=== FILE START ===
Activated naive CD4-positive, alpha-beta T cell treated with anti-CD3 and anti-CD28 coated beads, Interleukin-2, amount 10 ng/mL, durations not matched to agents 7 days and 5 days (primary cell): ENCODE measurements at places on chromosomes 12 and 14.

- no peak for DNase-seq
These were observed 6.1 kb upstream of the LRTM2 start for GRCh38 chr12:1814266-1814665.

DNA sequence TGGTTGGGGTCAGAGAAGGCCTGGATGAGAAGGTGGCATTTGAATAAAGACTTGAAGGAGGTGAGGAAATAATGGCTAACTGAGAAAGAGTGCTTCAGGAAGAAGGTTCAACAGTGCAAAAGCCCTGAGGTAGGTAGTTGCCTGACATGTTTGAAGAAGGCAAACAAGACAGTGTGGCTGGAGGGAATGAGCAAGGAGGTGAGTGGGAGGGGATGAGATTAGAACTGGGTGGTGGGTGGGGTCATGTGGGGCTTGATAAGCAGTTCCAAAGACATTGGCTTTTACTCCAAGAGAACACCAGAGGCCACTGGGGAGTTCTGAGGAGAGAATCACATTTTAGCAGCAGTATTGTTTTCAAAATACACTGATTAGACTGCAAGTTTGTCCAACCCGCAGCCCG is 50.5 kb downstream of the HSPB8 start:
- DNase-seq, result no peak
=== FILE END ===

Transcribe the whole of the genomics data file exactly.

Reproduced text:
Activated naive CD4-positive, alpha-beta T cell treated with anti-CD3 and anti-CD28 coated beads, Interleukin-2, amount 10 ng/mL, durations not matched to agents 7 days and 5 days (primary cell): ENCODE measurements at places on chromosomes 12 and 14.

- no peak for DNase-seq
These were observed 6.1 kb upstream of the LRTM2 start for GRCh38 chr12:1814266-1814665.

DNA sequence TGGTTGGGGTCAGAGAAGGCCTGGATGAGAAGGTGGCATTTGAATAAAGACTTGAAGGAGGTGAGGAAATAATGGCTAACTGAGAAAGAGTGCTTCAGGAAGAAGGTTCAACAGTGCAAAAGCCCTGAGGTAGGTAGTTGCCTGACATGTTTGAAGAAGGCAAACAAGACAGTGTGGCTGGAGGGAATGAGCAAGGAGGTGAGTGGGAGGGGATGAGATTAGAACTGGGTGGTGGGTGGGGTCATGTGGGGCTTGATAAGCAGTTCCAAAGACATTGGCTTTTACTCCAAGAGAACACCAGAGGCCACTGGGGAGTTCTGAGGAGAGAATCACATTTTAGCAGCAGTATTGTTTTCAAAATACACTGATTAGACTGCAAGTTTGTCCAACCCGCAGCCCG is 50.5 kb downstream of the HSPB8 start:
- DNase-seq, result no peak